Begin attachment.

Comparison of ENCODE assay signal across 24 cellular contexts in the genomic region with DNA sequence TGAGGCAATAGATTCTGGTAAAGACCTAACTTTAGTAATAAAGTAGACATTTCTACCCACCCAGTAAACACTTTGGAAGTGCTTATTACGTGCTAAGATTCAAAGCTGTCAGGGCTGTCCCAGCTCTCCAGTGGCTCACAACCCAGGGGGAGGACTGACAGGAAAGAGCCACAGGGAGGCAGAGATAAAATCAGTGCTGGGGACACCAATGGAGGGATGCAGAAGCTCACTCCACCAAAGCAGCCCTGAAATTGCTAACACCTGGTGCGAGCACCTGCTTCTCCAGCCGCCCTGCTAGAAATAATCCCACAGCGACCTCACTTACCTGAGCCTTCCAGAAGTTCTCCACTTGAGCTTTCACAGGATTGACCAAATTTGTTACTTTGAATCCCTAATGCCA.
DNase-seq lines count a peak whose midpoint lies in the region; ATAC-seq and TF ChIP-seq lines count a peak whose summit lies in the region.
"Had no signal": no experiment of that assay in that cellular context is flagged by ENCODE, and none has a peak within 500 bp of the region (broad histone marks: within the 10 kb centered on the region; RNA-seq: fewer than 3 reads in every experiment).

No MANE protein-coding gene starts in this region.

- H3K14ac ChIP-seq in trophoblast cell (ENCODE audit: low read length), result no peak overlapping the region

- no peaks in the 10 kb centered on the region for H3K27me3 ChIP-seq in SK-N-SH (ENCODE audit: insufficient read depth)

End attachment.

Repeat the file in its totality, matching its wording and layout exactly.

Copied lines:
Comparison of ENCODE assay signal across 24 cellular contexts in the genomic region with DNA sequence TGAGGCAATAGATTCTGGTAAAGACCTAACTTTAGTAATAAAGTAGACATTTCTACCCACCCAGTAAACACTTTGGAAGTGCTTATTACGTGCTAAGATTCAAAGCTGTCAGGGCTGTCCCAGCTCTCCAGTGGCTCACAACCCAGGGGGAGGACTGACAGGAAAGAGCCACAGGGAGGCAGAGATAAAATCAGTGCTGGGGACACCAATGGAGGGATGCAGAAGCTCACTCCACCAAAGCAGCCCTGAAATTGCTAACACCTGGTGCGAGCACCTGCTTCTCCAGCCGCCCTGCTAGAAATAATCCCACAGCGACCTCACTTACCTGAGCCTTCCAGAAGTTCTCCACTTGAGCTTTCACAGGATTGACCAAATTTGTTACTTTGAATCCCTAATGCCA.
DNase-seq lines count a peak whose midpoint lies in the region; ATAC-seq and TF ChIP-seq lines count a peak whose summit lies in the region.
"Had no signal": no experiment of that assay in that cellular context is flagged by ENCODE, and none has a peak within 500 bp of the region (broad histone marks: within the 10 kb centered on the region; RNA-seq: fewer than 3 reads in every experiment).

No MANE protein-coding gene starts in this region.

- H3K14ac ChIP-seq in trophoblast cell (ENCODE audit: low read length), result no peak overlapping the region

- no peaks in the 10 kb centered on the region for H3K27me3 ChIP-seq in SK-N-SH (ENCODE audit: insufficient read depth)